Instead of talking about how cool it is to be a potential Heisman Trophy candidate, Carey is taking a break from interviews this spring. The hope among Wildcats coaches and players is that Carey can rehabilitate his image this fall.

"It doesn't portray who he is, but that's Ka'Deem's fault," coach Rich Rodriguez said. "That's what I told Ka'Deem. He's got to work now to show people who he really is. He's a good teammate, he's a great worker, he's fun to coach because he plays hard. But he had a couple of incidents that made him look different than he really is. He's not a guy who walks around with a sense of entitlement, but his actions kind of portrayed that."

Rodriguez said Carey can work his way into good standing by the beginning of the 2013 season -- he's participating in spring practices -- but he added that his initial reaction wasn't terribly pleasant. He said, "I got a size 13, so it fits up in there pretty good."

Co-offensive coordinator Rod Smith wants people to know that Carey is not a "bad egg."

"Ka'Deem needs to understand the microscope he's under now," he said. "He needs to understand the responsibility that comes with that. He's got to mature a little bit, which I think he has through some of this. We're going to look to him for some leadership, so he needs to make sure he's right -- on and off the field."

Some other notes and observations from Arizona spring practices:

  • The quarterback competition won't truly begin until the fall, when USC transfer Jesse Scroggins is 100 percent -- he's out with a foot injury but could see some limited action late in the spring session -- and touted incoming freshman Anu Solomon arrives. Suffice it to say, that none of the three QBs who are full-go right now look anything like the departed Matt Scott.
  • It sounds like the Wildcats coaches are as high on Solomon as fans are. Smith pointed out he's started a true freshman before -- Tre Roberson at Indiana in 2011 -- but never in the season-opener. Still, he's not willing to rule out the possibility: "If the kid is good enough and he can handle it. Some kids transition better than others. Anu is a kid who was a four-year starter in high school. That doesn't mean anything for college, but at least he's been in the mode when he's the new kid on the block competing with older kids and he performed well. He was 56-4 as a starter. The kid is a winner. He knows how to move the football and win."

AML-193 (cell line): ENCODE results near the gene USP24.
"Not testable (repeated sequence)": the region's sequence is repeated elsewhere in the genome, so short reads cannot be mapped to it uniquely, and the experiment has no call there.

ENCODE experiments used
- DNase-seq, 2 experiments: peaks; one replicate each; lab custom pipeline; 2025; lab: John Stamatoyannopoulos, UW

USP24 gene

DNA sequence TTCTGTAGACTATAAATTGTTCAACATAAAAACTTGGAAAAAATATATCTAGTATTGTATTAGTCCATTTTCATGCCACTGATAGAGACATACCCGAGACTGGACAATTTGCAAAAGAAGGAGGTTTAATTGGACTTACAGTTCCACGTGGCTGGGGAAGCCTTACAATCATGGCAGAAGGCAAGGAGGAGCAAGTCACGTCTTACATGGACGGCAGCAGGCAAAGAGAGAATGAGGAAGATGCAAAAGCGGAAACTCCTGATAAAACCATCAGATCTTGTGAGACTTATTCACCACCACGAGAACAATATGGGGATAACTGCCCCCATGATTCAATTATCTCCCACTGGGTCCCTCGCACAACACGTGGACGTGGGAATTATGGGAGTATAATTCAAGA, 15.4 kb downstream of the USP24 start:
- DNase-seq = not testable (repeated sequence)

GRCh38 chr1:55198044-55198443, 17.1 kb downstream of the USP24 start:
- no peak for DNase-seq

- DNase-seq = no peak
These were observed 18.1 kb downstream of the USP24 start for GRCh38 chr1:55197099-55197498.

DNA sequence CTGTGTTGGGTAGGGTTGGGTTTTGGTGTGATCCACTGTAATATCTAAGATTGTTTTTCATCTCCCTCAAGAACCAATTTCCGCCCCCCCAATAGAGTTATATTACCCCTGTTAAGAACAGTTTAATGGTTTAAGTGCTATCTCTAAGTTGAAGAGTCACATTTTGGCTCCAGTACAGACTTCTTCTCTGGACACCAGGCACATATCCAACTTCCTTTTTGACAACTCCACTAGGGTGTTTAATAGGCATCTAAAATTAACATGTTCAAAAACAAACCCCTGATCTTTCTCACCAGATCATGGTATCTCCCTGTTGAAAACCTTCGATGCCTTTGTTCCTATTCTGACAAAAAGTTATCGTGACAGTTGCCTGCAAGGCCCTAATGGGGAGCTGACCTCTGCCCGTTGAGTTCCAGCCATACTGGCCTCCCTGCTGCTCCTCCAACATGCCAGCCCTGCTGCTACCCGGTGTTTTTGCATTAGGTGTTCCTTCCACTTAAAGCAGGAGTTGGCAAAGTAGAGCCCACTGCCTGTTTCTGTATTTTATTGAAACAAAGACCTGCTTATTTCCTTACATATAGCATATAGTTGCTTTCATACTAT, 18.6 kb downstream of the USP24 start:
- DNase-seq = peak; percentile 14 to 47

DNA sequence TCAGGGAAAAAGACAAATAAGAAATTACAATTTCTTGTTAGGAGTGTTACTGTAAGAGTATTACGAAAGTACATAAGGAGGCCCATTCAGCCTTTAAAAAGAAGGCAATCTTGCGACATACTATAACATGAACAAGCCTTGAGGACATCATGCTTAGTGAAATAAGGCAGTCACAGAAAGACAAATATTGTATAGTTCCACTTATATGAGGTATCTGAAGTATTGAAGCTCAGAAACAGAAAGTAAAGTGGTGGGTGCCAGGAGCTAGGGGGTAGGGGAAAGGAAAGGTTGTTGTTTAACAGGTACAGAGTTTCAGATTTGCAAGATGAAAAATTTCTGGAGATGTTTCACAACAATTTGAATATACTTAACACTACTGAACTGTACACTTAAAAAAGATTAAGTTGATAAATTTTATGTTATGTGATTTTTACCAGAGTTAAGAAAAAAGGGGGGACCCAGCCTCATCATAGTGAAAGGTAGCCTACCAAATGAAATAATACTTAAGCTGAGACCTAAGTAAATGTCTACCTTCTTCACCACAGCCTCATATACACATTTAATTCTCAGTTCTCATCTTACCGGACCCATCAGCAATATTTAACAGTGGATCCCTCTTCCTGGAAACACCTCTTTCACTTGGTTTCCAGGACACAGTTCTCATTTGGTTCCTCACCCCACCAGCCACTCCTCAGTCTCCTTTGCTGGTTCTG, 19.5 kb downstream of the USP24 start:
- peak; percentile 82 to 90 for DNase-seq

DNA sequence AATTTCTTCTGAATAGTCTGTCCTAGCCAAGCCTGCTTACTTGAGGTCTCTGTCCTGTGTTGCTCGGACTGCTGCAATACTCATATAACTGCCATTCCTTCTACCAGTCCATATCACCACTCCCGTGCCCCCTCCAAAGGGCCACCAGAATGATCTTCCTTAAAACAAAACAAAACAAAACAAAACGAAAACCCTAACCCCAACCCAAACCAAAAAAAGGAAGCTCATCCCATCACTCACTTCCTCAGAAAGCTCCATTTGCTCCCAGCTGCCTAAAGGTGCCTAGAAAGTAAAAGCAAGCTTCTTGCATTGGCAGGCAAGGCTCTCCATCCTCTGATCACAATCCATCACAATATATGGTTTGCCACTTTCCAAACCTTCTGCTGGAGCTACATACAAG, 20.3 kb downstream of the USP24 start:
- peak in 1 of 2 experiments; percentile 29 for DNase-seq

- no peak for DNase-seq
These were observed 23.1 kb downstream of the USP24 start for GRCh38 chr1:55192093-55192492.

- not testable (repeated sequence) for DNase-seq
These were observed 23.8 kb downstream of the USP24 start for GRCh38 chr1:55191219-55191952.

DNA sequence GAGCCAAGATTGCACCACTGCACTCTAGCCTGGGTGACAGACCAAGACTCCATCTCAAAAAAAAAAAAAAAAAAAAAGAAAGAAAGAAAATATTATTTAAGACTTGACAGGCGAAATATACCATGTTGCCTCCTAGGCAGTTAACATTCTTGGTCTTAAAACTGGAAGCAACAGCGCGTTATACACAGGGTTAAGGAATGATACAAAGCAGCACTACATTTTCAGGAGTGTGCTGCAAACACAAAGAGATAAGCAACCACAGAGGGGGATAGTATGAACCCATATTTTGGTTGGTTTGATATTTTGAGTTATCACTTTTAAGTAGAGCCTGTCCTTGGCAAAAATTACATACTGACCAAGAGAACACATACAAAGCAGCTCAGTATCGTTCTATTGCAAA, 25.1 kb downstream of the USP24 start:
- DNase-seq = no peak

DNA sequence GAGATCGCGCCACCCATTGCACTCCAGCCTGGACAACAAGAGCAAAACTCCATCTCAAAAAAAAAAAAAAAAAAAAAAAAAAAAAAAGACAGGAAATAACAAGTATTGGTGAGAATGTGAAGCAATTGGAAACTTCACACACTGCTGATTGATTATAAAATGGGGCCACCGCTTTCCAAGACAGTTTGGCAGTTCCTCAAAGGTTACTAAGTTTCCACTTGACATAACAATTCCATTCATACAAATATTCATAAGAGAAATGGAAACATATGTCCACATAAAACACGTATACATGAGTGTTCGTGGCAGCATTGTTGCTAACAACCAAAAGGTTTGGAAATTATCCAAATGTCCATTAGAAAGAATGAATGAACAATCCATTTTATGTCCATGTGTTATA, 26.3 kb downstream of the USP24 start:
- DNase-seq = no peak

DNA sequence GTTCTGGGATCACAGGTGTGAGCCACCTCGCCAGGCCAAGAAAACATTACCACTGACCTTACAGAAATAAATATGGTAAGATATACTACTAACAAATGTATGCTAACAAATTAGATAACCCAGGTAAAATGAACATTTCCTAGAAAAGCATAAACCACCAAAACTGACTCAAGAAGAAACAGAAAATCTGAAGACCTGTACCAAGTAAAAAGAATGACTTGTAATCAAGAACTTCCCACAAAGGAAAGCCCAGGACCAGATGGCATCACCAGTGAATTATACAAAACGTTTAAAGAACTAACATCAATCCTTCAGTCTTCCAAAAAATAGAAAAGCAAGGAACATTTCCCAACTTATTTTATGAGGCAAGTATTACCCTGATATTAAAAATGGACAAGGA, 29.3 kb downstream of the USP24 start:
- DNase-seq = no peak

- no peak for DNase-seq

• While some Pac-12 blog readers have taken issue with our ranking of Scott No. 4 among conference players in 2012, Rodriguez is not one of them: "He had not a good year, he had a dominant year. We rode him as hard as we could. He was phenomenal. He's an NFL player. Best thrower I've coached or coached against. And I've seen some good throwers."
  • Smith said sophomore running back Jared Baker, the Wildcats' fastest player, is the frontrunner to be Carey's top backup.
  • Rodriguez on the 2012 defense: "We had to be the smallest division I team in the country. It was scary. I quit watching the other team in warm-ups because I was losing confidence."
  • It's too early in spring to talk too much about defensive improvement. It's also clear the coaches expect a good handful of incoming players to see action next fall. Still, the fact that practically the entire 2012 two-deep is back is a positive. Said coordinator Jeff Casteel: "Their practice tempo and understanding of things that are asked of them are a lot better right now, and our evaluation process is a lot easier right now because we've been around them for a year."
  • Three starters are back on the offensive line, but Rodriguez is still a bit grumpy about the position. He said, "Physically, we're still not close to where we need to be. We're not strong enough and not explosive enough. Even though the numbers were productive [last year], we weren't overwhelming. And we're still not going to be overwhelming. We simply not big and strong enough."

Arizona may have growing pains in 2013

December, 17, 2012